With Black Friday quickly approaching, and retailers racing to outdo each other with earlier and earlier deals, it is safe to say that the holiday shopping season has begun. If you’re shopping online, though, and paying with PayPal–be warned. There is a phishing attack targeted just for you.
The holidays come with a dramatic spike in shopping, and nobody appreciates the increase in online commerce more than cyber criminals. While you’re preparing for a Thanksgiving celebration of beer and watching the Detroit Lions make a mockery of professional football…Hey, don’t judge. You try supporting a team that has been consistently sad for 60 years and see if you aren’t a little bitter. Fine. While you’re preparing for a traditional Thanksgiving feast and plotting your Black Friday shopping strategy, malware developers are hard at work finding ways to capitalize on the shopping season.
PayPal is established as a leading method of online payments. It is an integral part of eBay purchasing–a very popular way to acquire gifts during the holiday season, and it is widely accepted as a method of payment by online retailers of all sorts. It makes sense that cyber criminals would try to capitalize on the spike in PayPal transactions to catch naïve or unsuspecting users off guard.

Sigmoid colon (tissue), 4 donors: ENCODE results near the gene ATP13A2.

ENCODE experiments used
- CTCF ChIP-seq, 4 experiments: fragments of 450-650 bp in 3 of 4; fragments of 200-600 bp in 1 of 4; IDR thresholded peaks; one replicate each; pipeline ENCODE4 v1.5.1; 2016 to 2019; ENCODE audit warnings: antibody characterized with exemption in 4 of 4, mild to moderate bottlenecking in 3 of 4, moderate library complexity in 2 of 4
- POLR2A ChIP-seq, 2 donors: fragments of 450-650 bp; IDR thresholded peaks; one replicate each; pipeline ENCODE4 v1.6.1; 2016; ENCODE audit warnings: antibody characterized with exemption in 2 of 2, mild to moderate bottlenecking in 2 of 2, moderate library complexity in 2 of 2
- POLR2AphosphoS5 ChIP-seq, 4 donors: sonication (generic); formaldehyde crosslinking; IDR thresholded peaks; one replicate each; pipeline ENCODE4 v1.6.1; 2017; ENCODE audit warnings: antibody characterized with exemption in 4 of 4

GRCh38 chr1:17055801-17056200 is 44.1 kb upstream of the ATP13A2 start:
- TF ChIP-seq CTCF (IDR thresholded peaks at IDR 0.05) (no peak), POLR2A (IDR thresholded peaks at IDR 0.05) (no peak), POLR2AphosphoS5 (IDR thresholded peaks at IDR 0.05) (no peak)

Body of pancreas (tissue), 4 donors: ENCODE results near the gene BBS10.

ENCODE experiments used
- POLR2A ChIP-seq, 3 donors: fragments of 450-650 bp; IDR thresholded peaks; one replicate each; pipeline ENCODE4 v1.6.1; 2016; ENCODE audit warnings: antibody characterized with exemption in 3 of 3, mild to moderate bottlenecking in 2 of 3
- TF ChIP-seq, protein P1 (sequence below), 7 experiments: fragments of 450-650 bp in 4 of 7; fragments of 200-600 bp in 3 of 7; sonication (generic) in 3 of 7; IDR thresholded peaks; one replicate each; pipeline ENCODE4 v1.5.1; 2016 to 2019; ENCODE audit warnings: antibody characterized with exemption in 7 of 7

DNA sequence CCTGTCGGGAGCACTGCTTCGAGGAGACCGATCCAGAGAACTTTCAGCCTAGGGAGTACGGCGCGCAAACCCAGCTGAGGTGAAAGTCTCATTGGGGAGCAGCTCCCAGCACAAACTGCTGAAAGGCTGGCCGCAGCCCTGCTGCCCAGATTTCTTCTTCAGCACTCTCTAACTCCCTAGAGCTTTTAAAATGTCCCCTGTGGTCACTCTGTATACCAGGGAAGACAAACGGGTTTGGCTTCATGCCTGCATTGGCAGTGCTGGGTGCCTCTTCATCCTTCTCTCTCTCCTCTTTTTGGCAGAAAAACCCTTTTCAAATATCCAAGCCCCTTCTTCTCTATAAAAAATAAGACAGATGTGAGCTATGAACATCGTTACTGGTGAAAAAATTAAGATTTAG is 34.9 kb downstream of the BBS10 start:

AppRiver’s Troy Gill has uncovered just such a scam. “Since so many people use PayPal in conjunction with the impending holiday shopping spree, scammers are looking to take full advantage of unwary consumers. The latest PayPal related scam targets PayPal users via email. Unlike most of the PayPal scams that we have seen in the past that included a link in the body of the message, these have an attached HTML. When the attachment is clicked a Java Script will produce a Phishing page that mimics a legitimate PayPal page. The input information is then sent off to another domain that will make it available for the cybercriminals.”
As Gill notes, this attack attempts to dupe victims by using an attachment as opposed to a link. Granted, users should be conditioned to avoid both links and file attachments in suspicious or questionable e-mails, but just switching things up from the normal malicious URL might be enough to snare some unwary users.
Once the attackers have the PayPal credentials entered on the spoofed PayPal page, they can transfer the funds out of the PayPal account, make purchases using the money in the PayPal account, request funds to be sent to the PayPal account, or anything else the legitimate account holder is normally able to do with a PayPal account.
Most avid PayPal customers hopefully know better than to fall for such a thing, but with the holidays and the spike in online shopping comes a deluge of newbies who know enough to use PayPal to make purchases, but aren’t seasoned in how to protect it.
Gill warns, “During the next few months you should be aware that you will be a broader target for scammers looking to take advantage of your increased purchasing activity. Since most people will be making a far greater number of purchases on their credit cards around the holidays they would be less likely to notice fraudulent activity on their cards.”
Just remember the mantra that common sense and cautious skepticism will prevent almost all attacks. Happy Holidays!